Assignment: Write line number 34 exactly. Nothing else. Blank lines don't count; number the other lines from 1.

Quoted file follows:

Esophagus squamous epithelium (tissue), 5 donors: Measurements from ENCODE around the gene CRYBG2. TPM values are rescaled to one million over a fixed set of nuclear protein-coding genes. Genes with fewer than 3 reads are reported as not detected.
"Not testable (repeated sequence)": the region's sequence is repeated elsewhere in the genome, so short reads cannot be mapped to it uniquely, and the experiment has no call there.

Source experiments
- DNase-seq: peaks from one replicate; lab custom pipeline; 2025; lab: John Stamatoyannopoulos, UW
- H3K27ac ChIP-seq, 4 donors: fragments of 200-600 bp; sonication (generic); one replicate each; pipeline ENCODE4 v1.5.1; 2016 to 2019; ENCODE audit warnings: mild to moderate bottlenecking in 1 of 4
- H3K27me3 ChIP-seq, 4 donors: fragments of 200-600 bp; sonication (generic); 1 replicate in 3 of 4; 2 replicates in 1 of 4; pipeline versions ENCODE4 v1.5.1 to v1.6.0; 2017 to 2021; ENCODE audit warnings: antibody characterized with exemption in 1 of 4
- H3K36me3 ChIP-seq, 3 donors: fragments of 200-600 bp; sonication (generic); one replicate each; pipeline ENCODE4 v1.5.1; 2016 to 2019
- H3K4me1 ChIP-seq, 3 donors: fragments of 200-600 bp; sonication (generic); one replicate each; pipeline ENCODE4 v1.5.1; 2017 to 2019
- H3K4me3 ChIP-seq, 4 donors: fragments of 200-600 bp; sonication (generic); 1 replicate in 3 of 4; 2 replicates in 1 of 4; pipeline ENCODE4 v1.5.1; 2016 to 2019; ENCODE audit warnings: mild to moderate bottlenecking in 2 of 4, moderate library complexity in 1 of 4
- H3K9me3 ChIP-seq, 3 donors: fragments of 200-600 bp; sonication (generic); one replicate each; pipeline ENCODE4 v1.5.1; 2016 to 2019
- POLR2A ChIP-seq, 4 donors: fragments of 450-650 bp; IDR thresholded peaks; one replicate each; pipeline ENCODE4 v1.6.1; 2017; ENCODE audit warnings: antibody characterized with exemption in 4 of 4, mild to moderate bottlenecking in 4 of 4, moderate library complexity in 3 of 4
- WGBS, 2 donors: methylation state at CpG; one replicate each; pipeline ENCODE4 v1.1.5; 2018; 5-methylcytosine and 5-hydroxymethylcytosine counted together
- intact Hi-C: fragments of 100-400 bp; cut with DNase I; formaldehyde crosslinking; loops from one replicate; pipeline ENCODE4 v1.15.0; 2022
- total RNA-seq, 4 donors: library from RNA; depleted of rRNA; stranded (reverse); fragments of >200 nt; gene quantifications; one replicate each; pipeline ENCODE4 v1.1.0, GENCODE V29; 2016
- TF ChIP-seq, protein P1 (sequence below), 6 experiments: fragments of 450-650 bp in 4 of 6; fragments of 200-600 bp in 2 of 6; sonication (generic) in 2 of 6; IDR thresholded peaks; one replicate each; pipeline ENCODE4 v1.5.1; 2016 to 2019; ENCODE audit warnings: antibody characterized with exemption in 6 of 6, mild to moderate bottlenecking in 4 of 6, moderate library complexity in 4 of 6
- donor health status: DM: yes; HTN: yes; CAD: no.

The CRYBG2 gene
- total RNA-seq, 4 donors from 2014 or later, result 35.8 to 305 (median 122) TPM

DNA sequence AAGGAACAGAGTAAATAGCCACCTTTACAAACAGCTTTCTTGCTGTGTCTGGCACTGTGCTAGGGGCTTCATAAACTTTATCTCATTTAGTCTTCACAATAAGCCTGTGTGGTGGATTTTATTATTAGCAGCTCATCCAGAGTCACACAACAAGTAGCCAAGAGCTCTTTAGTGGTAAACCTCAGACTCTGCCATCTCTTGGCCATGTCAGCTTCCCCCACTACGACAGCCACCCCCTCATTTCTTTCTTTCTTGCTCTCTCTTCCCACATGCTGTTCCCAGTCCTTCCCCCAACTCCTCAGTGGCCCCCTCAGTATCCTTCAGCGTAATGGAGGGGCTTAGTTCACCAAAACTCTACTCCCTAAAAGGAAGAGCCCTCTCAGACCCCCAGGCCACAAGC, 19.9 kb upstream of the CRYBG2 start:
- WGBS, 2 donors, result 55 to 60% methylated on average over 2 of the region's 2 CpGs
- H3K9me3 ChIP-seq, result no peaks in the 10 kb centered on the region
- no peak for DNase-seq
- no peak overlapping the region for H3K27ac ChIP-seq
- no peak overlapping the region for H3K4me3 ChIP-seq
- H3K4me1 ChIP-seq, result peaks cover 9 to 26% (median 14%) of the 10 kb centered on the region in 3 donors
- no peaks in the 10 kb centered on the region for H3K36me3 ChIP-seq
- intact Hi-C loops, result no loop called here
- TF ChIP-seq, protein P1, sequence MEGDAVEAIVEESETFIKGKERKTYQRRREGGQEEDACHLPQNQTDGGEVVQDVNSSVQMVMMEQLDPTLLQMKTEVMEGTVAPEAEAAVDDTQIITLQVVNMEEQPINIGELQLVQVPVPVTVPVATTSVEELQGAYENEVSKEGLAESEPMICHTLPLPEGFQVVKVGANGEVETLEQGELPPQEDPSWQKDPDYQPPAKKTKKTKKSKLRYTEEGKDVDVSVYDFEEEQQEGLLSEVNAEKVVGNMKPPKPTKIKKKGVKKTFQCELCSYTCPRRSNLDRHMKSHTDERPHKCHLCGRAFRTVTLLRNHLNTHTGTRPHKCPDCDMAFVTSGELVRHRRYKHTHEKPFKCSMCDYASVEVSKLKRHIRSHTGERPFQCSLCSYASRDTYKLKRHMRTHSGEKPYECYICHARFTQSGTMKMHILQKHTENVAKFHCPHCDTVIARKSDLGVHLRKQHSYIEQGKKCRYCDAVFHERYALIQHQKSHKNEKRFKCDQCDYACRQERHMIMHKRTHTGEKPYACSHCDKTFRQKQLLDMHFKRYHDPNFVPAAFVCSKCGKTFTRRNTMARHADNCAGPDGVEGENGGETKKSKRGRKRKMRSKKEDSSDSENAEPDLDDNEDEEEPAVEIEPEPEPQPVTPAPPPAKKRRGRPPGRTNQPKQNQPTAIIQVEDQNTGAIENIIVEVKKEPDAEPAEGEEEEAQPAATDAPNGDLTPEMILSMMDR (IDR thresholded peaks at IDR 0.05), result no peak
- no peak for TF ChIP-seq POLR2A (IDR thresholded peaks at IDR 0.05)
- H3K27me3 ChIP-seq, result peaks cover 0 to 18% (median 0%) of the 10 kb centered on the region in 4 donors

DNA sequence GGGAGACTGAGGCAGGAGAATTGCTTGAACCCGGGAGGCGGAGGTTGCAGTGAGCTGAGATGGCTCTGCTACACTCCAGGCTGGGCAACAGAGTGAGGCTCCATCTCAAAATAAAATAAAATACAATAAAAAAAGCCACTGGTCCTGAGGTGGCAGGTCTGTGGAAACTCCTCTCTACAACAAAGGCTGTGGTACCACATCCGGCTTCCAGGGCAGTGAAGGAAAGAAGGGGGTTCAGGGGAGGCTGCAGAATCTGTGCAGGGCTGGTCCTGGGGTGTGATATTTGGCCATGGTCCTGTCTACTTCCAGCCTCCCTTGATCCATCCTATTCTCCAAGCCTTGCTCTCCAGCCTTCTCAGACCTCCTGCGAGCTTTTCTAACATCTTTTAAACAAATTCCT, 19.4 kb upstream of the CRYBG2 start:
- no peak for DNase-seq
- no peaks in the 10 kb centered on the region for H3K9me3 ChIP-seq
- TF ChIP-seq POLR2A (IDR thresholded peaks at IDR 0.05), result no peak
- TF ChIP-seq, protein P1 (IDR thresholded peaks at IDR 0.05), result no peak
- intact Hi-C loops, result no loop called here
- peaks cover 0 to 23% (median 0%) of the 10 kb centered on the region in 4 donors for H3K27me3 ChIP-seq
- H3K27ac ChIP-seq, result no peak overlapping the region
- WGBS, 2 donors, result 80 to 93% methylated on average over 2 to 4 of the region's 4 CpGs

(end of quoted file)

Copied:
- TF ChIP-seq POLR2A (IDR thresholded peaks at IDR 0.05), result no peak